We operate business primarily in China and are subject to complex and evolving PRC laws and regulations. Uncertainties in the PRC legal system and the interpretation and enforcement of PRC laws and regulations could limit the legal protection available to you and us, hinder our ability to offer our ADSs in the future, result in a material adverse effect on our business operations, and damage our reputation, which might further cause our ADSs to significantly decline in value or become worthless. See “Item 3.D. Risk Factors — Risks Relating to Doing Business in the People’s Republic of China.”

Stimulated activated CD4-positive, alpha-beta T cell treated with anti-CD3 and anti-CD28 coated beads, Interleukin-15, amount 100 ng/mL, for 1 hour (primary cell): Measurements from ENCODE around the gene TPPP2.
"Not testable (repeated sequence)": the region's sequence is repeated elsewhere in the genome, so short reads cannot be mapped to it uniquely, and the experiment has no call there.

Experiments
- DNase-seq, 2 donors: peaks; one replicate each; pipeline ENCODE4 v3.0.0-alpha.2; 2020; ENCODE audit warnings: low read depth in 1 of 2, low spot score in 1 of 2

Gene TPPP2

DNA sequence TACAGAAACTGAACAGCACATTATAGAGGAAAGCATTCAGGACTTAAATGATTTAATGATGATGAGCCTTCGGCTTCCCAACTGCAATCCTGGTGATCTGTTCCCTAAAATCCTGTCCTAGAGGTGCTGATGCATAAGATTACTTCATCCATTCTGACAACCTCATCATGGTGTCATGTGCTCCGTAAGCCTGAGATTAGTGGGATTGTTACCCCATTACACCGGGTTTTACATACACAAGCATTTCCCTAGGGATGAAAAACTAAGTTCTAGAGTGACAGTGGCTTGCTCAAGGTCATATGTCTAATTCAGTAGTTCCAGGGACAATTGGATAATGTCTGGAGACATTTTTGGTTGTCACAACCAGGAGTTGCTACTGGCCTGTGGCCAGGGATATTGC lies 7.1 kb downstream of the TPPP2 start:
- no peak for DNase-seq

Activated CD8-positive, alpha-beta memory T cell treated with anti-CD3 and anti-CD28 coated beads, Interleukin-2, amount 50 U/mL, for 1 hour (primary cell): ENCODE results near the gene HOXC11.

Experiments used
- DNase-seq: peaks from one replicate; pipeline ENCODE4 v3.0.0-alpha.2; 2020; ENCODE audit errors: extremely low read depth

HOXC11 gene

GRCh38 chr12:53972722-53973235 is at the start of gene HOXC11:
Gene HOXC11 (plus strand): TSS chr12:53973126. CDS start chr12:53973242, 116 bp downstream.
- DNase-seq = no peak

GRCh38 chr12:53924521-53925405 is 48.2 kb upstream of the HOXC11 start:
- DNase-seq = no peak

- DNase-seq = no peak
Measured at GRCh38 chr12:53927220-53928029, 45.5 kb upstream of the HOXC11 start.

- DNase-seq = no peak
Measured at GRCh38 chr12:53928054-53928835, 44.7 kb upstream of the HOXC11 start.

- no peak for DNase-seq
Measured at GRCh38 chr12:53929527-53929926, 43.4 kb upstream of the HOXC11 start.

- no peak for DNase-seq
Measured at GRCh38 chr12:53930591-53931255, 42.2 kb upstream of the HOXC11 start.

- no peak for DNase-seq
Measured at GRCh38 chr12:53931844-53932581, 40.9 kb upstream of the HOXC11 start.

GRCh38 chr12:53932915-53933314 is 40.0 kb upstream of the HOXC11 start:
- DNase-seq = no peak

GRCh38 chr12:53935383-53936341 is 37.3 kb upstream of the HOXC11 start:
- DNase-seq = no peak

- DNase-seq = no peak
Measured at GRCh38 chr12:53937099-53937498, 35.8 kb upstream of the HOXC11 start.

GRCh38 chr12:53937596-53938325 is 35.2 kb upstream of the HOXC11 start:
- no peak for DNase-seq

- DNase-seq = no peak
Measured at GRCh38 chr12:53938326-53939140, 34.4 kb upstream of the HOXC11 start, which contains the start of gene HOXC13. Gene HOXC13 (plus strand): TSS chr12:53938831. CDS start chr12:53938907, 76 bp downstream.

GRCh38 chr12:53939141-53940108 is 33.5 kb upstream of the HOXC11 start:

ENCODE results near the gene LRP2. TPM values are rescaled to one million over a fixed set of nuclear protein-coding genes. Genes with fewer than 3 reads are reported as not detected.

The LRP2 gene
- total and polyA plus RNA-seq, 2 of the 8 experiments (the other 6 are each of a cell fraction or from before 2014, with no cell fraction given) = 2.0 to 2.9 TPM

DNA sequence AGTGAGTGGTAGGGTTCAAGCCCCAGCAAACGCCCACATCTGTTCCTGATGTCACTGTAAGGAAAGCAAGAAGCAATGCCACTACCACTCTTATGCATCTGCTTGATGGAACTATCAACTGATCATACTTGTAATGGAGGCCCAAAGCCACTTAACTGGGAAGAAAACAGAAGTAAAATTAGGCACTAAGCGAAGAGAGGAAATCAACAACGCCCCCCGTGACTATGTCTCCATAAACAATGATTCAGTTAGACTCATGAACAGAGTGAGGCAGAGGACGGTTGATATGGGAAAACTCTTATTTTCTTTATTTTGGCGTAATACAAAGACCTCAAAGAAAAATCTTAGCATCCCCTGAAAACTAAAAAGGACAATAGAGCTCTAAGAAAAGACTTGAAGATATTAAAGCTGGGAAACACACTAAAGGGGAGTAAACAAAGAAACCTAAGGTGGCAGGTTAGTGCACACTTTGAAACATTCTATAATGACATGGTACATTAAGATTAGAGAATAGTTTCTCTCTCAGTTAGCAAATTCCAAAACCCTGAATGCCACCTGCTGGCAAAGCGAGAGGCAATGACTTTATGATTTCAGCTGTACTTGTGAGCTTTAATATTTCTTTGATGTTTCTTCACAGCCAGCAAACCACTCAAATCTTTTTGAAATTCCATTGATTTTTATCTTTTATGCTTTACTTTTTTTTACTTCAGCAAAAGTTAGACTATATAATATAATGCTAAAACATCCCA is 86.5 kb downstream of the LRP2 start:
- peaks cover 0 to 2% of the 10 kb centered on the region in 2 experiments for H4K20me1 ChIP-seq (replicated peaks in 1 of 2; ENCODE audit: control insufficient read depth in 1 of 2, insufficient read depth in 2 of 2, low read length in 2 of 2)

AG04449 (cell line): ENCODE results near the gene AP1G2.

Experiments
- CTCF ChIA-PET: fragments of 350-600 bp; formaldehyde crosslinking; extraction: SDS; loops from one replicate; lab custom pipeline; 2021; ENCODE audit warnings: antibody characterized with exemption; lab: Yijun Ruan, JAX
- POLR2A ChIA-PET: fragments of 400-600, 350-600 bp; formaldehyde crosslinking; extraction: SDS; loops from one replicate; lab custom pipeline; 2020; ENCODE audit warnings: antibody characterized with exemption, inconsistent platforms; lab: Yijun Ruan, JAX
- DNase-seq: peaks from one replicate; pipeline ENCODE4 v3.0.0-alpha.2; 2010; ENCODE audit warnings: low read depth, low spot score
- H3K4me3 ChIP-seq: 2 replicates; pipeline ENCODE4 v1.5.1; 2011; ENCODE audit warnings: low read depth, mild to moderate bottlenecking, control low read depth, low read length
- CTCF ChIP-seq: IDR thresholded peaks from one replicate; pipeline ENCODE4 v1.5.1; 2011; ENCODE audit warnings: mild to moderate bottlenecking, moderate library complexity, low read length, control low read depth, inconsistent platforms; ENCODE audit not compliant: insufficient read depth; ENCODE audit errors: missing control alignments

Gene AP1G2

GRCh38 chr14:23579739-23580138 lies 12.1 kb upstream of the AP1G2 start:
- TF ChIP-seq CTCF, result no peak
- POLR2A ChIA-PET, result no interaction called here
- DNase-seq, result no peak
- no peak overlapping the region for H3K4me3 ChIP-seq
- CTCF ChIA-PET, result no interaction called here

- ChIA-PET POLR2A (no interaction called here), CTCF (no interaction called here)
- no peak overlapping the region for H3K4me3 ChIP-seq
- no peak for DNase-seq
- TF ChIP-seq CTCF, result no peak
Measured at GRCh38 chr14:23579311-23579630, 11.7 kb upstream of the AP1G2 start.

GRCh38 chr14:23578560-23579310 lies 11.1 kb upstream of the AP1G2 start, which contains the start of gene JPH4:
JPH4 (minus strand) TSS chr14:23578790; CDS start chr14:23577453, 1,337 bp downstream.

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In recent years, the PRC government initiated a series of regulatory actions and statements to regulate business operations and overseas listing in China with little advance notice, including cracking down on illegal activities in the securities market, enhancing supervision over China-based companies listed overseas using variable interest entity structure, issuing new regulations requiring Chinese companies conducting direct and indirect overseas securities offering and listing to complete filing procedure, adopting new measures to extend the scope of cybersecurity reviews, and expanding the efforts in anti-monopoly enforcement. Since these statements and regulatory actions are still new or evolving, it is highly uncertain what existing or new laws or regulations or detailed implementations and interpretations will be modified or promulgated, if any, and the potential impact of such modified or new laws and regulations will have on our daily business operation, the ability to accept foreign investments and list on an U.S. or other foreign exchange. See “Item 3.D. Risk Factors — Risks Relating to Regulations of Our Business” and “Item 3.D. Risk Factors — Risks Relating to Doing Business in the People’s Republic of China.”